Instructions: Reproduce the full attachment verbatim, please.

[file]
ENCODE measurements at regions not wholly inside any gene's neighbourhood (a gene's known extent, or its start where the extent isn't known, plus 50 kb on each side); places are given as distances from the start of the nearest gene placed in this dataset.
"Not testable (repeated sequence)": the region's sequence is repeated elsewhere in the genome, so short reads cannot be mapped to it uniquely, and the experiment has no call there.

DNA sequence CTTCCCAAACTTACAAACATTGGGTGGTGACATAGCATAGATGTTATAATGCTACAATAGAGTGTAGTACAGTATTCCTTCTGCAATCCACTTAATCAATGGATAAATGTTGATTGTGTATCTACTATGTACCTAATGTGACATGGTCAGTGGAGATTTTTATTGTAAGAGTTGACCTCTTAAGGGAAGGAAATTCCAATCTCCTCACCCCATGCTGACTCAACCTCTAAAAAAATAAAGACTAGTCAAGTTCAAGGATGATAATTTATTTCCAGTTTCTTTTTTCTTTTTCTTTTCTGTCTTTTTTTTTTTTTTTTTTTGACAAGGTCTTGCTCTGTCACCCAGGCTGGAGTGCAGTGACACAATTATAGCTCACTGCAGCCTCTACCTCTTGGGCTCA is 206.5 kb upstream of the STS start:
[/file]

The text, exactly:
ENCODE measurements at regions not wholly inside any gene's neighbourhood (a gene's known extent, or its start where the extent isn't known, plus 50 kb on each side); places are given as distances from the start of the nearest gene placed in this dataset.
"Not testable (repeated sequence)": the region's sequence is repeated elsewhere in the genome, so short reads cannot be mapped to it uniquely, and the experiment has no call there.

DNA sequence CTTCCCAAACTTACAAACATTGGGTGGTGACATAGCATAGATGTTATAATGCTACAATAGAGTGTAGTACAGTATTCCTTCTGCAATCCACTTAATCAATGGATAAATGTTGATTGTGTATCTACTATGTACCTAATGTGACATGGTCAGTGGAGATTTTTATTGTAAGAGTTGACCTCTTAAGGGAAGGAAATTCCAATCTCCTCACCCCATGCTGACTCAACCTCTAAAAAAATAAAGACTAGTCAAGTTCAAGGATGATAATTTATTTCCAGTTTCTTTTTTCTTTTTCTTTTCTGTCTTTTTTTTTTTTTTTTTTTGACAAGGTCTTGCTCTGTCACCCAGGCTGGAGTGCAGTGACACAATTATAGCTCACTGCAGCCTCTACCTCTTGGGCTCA is 206.5 kb upstream of the STS start: